This is said to be medicinal and believed by many to ‘boost the immune system’. It is also said to have ‘aphrodisiac qualities’ and is nicknamed the ‘Indian Viagra’ . Needless to add, it fetches a very high price.

“In many families, the males just climb the heights to gather this item and sell it through a network that ensures high returns. Many people have lost the inclination to look for other avenues of employment,” a local disclosed.

He added that all such businesses were also gaining popularity as ‘better employment’ was becoming rare. He said that the Agniveer scheme had also led to disillusionment among the youth in the area which always preferred defence forces as the first choice of employment.

As there is no long term ‘job guarantee’ with this temporary employment, many men now prefer to gather and sell the caterpillar fungus.

Coming back to Dharchula and similar remote locations, one often gets stumped when discovering the most unexpected gems. One such gem is Dharchula’s Rung Museum located right in the middle of the town.

Rung that is also referred to as ‘Rang’ is an indigenous community in India and Nepal known

to practise transhumance. Besides nomadic pastoralism, the members of this community would historically have trade ties with the Trans Himalayan traders in Tibet.

The museum is the brainchild of Rung Kalyan Sanstha (RKS). The people of the community relate that after the Indo-China war when the trade came to halt, the community was forced to find alternate sources of livelihood.

The pursuance of education and employment avenues had a dramatic impact on the social fabric of the community. The emigrations had an impact on the cultural heritage in terms of the unique languages that survived through oral traditions and are now in the category of those endangered.

The RKS’ website states that there are 34 Rung villages or hamlets on the Indian side, and 10 are on the Nepalese side distributed mainly in the three valleys of Darma, Byans and Chaundas. As per the Indian census 2001 community’s population was approximately 9,195 and including the population on Nepalese side, total community population was around 10,000.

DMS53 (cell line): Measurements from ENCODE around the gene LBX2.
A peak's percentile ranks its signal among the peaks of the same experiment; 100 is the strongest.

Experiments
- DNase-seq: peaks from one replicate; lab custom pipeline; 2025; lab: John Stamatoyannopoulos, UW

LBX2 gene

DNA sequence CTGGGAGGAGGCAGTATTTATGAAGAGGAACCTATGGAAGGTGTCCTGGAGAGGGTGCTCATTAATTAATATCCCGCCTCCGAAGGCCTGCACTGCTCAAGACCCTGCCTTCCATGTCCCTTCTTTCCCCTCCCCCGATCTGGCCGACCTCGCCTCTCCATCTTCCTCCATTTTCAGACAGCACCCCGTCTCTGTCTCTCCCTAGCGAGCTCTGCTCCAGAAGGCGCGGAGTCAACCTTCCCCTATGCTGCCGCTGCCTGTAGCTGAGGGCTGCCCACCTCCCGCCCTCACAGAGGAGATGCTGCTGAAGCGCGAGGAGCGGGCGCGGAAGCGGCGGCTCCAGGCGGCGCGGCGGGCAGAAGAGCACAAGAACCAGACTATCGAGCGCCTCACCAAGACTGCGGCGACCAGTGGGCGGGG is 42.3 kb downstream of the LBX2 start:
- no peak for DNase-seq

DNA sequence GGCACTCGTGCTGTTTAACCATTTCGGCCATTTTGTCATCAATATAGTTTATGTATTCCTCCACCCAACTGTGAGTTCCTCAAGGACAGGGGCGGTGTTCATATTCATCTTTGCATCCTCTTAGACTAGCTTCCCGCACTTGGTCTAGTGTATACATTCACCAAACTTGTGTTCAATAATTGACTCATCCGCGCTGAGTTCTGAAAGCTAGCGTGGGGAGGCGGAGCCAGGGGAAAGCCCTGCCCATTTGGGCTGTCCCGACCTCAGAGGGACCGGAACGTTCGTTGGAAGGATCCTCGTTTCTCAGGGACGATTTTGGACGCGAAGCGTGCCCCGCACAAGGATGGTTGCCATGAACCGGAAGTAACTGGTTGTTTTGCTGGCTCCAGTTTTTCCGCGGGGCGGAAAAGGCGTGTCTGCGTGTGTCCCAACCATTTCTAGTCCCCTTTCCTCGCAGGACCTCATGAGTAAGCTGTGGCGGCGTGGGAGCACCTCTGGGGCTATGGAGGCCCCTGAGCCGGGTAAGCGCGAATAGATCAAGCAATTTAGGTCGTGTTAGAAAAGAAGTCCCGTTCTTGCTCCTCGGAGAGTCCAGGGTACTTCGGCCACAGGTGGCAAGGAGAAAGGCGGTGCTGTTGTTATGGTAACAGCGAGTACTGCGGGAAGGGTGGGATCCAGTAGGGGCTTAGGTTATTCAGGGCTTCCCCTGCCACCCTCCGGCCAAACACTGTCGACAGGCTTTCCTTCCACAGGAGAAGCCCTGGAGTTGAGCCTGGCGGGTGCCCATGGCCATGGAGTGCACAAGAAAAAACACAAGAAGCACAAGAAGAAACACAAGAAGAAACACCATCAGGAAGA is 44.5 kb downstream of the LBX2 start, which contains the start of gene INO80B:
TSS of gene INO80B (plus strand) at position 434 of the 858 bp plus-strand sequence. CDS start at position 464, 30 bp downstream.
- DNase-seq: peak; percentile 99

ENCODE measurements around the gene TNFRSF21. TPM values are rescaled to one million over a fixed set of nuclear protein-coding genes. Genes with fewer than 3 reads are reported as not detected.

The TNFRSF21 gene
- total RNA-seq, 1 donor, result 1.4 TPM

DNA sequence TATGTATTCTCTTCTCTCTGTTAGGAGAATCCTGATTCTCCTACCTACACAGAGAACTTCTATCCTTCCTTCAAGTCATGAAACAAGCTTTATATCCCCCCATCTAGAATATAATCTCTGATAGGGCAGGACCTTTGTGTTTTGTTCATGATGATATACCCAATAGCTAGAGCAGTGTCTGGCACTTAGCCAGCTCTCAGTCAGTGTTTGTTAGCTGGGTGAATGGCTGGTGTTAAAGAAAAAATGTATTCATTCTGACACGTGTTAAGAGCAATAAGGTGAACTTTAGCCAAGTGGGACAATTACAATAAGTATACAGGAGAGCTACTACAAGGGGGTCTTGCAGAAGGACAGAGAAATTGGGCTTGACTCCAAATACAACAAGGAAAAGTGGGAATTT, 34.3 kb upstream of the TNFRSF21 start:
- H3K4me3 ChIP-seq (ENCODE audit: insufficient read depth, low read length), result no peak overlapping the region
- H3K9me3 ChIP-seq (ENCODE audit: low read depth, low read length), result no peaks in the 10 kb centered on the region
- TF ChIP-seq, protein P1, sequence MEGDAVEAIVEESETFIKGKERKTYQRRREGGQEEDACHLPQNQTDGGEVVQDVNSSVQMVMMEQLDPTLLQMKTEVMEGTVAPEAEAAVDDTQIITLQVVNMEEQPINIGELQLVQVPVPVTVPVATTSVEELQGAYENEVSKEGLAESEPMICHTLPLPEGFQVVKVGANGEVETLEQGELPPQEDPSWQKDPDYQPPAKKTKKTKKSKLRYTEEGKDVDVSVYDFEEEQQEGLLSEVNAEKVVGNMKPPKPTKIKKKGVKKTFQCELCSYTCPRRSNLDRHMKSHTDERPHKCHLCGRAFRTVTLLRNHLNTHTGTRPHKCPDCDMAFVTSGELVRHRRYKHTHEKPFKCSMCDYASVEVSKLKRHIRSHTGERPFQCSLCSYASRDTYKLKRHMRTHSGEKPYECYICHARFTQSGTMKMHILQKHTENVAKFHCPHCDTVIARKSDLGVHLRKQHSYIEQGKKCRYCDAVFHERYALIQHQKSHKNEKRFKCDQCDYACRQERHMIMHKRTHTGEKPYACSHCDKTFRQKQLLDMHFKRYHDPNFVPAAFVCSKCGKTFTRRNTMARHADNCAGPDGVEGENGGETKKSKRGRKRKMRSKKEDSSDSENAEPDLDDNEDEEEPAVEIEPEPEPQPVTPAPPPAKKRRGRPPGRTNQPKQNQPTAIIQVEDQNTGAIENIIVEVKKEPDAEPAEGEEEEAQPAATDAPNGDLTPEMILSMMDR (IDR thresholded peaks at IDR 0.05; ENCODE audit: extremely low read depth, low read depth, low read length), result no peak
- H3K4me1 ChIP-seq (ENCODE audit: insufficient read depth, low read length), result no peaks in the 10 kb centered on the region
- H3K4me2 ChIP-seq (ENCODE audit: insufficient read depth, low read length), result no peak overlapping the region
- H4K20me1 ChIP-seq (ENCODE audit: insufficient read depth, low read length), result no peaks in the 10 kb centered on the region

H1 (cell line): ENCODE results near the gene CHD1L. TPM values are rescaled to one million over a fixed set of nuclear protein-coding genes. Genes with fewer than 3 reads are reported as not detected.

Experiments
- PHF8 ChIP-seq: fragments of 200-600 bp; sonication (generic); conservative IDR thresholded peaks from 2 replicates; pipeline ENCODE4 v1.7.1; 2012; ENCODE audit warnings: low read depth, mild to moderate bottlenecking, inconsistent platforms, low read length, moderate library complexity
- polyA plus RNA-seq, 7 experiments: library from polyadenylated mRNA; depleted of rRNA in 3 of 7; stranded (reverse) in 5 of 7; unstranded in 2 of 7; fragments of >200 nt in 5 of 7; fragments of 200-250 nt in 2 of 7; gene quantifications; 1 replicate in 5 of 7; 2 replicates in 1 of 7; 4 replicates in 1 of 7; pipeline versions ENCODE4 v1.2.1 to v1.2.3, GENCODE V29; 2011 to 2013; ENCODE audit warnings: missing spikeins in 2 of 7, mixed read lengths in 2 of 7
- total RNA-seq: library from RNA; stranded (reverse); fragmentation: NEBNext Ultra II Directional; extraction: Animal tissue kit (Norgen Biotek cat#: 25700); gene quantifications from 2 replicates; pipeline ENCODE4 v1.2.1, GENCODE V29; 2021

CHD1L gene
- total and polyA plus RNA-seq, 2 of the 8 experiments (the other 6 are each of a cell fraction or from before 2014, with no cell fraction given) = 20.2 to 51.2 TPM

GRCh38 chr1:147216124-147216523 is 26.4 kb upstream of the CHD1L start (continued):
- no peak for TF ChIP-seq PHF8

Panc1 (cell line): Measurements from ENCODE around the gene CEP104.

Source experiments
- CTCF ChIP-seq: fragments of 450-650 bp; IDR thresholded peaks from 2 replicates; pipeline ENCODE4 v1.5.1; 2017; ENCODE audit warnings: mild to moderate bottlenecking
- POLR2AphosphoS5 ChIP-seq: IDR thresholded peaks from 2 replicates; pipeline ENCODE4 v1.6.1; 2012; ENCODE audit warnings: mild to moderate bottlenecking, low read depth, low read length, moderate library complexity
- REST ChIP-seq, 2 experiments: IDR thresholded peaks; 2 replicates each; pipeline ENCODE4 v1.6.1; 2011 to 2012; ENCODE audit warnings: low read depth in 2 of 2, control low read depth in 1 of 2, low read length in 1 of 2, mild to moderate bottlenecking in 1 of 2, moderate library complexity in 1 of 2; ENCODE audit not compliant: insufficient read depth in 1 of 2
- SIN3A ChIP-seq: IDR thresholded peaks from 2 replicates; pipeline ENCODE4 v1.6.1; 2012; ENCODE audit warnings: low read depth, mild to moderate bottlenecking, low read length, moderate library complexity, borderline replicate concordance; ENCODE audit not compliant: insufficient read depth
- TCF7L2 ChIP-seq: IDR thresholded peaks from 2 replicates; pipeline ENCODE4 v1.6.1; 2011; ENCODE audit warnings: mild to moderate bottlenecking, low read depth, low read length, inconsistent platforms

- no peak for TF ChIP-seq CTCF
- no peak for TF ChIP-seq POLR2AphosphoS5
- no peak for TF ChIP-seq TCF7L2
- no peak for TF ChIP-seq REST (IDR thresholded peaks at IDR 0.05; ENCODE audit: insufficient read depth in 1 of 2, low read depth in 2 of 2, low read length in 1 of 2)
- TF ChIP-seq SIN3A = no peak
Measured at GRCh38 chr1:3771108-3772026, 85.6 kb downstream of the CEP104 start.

The museum is a delight if one is interested in the history and culture of the region. One is transported into an altogether different world as artefacts of display have slowly become extinct. One gets a peep into the community dwellings as depicted in the museum. Utensils, kitchen design, goblets to serve traditional wines are all there on display.

One gets to see how the community divides space for keeping livestock and storing grains in the houses located in high Himalayan topography. The visitor gets to know the lifestyle of the community by browsing through the traditional implements. On display are the devices used for weaving and stitching.

One also gets to see the apparel, mainly the best quality leather worn by the community members when they used to travel to the Himalayan heights on horses and other beasts of burden. Also on display are the tube radio sets that were the sole contact with the outside world in harsh weather conditions. The process of collecting these artefacts had started in 2009, and is still underway.

Dharchula that transports a visitor to a world that one cannot imagine sitting in the metros of India. It is much more than a stopover for those undertaking the annual Kailash Mansarovar Yatra.